BC-1.1.7 Distributed Decentralized Ledgers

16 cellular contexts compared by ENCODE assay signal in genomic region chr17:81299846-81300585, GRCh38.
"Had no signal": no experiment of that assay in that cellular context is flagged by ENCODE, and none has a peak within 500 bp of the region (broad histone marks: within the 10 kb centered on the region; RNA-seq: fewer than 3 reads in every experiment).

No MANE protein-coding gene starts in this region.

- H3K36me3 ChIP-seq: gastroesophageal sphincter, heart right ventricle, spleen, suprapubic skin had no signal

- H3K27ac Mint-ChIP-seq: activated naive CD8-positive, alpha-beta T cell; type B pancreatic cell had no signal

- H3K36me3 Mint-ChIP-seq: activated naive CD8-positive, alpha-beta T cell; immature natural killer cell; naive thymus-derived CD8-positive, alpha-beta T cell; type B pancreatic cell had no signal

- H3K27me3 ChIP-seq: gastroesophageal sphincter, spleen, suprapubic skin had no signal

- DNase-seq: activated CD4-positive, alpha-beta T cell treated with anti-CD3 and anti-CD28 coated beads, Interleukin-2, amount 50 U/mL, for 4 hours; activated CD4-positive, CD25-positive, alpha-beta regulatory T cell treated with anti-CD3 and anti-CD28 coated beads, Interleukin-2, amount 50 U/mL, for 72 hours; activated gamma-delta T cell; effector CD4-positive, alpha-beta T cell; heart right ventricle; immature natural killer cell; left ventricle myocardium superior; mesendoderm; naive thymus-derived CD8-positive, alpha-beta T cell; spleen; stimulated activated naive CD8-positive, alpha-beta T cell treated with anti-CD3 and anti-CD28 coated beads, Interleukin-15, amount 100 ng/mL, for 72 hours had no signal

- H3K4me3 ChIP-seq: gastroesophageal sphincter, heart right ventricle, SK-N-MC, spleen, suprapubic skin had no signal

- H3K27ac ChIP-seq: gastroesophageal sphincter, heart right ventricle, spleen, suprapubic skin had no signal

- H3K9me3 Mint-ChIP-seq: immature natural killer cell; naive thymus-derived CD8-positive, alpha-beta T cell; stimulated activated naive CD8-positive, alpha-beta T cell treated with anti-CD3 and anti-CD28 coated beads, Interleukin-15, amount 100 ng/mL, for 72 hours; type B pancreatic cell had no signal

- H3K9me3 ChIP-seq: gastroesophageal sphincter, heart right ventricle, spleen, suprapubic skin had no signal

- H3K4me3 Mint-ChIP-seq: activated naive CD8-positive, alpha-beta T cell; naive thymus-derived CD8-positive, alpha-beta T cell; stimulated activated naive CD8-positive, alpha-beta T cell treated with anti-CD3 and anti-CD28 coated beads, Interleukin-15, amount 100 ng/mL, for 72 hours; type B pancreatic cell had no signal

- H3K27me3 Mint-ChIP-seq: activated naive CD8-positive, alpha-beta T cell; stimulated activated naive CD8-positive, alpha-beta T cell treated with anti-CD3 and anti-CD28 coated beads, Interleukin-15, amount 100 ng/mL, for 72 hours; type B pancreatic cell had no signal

As you might have guessed: The downsides of the risk categories of the centralised ledgers, are mainly caused because there is centralised entity in control. So if we are able to remove that centralised entity, we are able to reduce these risk categories significantly. The less centralisation, the more these risks decreases. But, unfortunately, we have never been able to do transactions between each other, without using an intermediary on a global scale. History has shown us that we can do peer-to-peer transactions without an intermediary, but to do this on a global scale, with people we don’t “trust”, we always needed a party that we trusted. If I don’t know you, if I can’t trust you, we both appoint somebody that we can trust. And than that person or entity will manage our transactions for a small fee and of course: to see our data etc. Hence resulting in more efficient transactions, because otherwise I would need to check and audit you, do a background check, this is a more efficient way. Unfortunately creating the three main risk categories though. And here is where decentralisation kicks in. Decentralisation removes this single entity controlling the ledger. So in the example where you are recording your friends their transactions, we remove you from that equation :-)! But still these transaction need to be recorded. We will explain later on how this works. Most importantly is that you will be removed from this picture…no hard feelings 😉 IMPORTANT: in a decentralised ledger, there is no one single entity in control –>The less power lies with one entity, the more decentralised a ledger is. Increasing decentralisation means decreasing power for one single entity. OVERVIEW: that was the second component: we tackled a ledger, we tackled decentralised, and now we need to tackle distributed. So what does distributed means? Distributed basically means that the ledgers is “distributed” across a certain region. So it is spread out for example across the globe. Imagine once more the example where you are the entity registering your friends their transactions, but now all of a sudden it is not only you recording the transactions, but let’s say you copied yourself, in 100 fold, spread it across the room, in every corner there are a bunch of “you”‘s basically, recording the same transactions. That is a distributed ledger. So a distributed ledger means that there are multiple entities recording the transactions. These entities, these versions of “you”, we often call nodes in the blockchain realm. So there are multiple nodes recording and maintaining the ledger. Just to know what the current truth is / the current state is, of who owns what, you just need to ask one of these nodes in the corners. Distribution means that you make a copy of yourself and spread it across the room, or in the real world spread it across the globe, and decentralisation means that you not only make a copy of yourself, you also remove yourself. It won’t be only you recording the transactions, but other people can equally join as a node as well. So not only will there be a multiple variances of you, recording and maintaining the ledger, but others as well. So not only you are in control, but the other parties as well. Ladies and gentlemen… Take a few seconds here (and enjoy)…. you know now what a distributed, decentralised ledger is and what it does: it records transactions, without the use of a trusted third party! Check :-)! Okay…but how does this work? The process of consensus in short, consensus is a new word we introduce here: consensus is nothing more than “what is the truth” / “what is the current state of truth”. In other words if there are multiple entities, multiple parties, maintaining the ledger, where the ledger is about your friends in the middle of the room, if multiple entities are recording those transactions, we all need to be sure that we have the exact same ledger. Imagine from now on that it is not only 10 friends in a room, but where we replace the room for the world, so now all of a sudden we have a world, and not only 10 friends any more, but people from all around the world that start to transact. and here there are multiple nodes spread across the world. We have a node in South Africa, we have a node in the Netherlands, a node in Ghana, wherever you are, there are most likely nodes. If we have multiple nodes, spread across the globe, we encounter several new problems. Because they need to reach consensus, all across the globe, about all the transactions. Which is quite difficult as I will show you later on. Because there is no one party stating “that is the truth”, we need all parties to agree “that is the truth”. And that is quite difficult! Because perhaps somebody from New Zealand recorded different transactions, before you recorded another transaction. So for example the ordering of transactions is really difficult to manage without a coordinating party, that determines “that is how we are going to do it and that is how we record transactions”. So by removing a controling third party, we create a new problem: How do we reach consensus? Who determines “what is the truth”? And this is where we create a so-called “consensus algorithm”. Basically what this means is that all the nodes around the world, will agree, beforehand (!): “these kind of transactions are valid, these kind of transactions are invalid. ” “If we wrote down a new page, we will present it like this” etc. You set a certain amount of rules.